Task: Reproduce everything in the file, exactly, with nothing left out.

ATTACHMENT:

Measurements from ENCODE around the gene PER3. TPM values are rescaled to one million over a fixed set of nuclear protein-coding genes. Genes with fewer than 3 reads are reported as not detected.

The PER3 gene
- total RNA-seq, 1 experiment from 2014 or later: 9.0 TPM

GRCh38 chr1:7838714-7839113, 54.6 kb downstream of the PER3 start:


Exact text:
Measurements from ENCODE around the gene PER3. TPM values are rescaled to one million over a fixed set of nuclear protein-coding genes. Genes with fewer than 3 reads are reported as not detected.

The PER3 gene
- total RNA-seq, 1 experiment from 2014 or later: 9.0 TPM

GRCh38 chr1:7838714-7839113, 54.6 kb downstream of the PER3 start: